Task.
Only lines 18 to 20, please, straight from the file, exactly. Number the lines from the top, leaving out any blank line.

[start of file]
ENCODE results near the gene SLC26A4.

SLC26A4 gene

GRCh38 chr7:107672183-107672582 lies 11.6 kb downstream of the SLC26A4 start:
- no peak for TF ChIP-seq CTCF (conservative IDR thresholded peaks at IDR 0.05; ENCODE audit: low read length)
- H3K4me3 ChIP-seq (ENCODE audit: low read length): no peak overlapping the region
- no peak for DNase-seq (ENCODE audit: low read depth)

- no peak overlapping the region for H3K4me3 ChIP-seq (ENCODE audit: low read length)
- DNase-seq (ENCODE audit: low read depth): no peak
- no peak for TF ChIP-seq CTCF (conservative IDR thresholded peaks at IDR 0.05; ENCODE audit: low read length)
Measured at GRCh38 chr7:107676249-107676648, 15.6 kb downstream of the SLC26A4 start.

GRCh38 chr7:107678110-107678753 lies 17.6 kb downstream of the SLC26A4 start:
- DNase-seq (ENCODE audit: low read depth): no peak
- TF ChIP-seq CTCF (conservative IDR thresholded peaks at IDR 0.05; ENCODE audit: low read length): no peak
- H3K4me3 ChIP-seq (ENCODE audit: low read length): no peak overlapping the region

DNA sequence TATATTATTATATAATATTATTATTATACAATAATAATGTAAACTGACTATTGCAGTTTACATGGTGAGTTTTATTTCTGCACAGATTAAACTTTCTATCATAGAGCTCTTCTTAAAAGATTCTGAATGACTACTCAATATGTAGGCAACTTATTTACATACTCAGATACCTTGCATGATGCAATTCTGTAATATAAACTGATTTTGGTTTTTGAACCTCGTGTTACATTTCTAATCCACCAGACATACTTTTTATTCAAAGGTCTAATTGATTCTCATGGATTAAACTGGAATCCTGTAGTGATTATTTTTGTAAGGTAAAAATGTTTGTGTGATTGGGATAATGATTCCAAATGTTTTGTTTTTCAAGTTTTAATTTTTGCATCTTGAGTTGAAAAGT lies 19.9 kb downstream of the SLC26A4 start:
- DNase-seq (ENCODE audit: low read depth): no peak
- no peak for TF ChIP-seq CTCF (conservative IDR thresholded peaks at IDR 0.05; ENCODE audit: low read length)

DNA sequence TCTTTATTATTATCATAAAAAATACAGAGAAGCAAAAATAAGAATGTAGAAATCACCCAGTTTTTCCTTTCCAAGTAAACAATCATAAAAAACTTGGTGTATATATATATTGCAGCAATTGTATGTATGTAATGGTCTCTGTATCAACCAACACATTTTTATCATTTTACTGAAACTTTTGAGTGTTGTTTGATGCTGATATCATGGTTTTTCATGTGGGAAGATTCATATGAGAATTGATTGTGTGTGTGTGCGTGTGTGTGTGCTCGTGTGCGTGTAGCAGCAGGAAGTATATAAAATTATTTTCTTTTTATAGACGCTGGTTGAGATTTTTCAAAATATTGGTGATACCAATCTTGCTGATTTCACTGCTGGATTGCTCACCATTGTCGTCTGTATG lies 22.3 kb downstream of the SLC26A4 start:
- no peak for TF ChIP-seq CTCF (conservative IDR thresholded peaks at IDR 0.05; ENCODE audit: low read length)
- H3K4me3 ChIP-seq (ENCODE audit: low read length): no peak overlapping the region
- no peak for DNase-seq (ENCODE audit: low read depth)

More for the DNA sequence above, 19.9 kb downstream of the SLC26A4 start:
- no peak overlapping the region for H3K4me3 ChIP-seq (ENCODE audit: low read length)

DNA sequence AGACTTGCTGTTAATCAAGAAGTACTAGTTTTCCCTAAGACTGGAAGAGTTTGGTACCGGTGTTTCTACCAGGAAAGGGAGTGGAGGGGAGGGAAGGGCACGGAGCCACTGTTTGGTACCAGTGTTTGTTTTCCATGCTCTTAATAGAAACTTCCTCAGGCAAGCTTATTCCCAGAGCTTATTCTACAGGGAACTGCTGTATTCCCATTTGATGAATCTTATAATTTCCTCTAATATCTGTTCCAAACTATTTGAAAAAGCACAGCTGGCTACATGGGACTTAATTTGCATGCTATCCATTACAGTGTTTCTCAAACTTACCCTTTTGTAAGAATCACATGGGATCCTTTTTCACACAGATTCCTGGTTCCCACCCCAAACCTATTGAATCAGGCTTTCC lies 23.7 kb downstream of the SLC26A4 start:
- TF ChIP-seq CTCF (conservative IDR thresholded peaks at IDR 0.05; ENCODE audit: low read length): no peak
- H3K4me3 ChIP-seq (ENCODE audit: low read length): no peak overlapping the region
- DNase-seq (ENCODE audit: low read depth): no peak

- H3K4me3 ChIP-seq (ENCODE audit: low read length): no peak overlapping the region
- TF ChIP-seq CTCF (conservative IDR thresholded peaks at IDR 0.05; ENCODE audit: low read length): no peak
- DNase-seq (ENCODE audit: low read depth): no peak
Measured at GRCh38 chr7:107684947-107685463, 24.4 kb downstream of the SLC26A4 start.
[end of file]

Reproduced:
DNA sequence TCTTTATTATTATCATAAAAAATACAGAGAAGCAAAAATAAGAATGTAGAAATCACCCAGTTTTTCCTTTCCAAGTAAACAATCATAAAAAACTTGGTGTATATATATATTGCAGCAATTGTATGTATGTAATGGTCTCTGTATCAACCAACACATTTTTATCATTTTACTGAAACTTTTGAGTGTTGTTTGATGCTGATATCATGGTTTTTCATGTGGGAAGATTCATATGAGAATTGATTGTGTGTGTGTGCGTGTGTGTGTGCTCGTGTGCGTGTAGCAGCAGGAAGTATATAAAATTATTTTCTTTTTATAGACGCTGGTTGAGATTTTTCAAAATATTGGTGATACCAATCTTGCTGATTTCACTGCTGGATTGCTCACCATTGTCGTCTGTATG lies 22.3 kb downstream of the SLC26A4 start:
- no peak for TF ChIP-seq CTCF (conservative IDR thresholded peaks at IDR 0.05; ENCODE audit: low read length)
- H3K4me3 ChIP-seq (ENCODE audit: low read length): no peak overlapping the region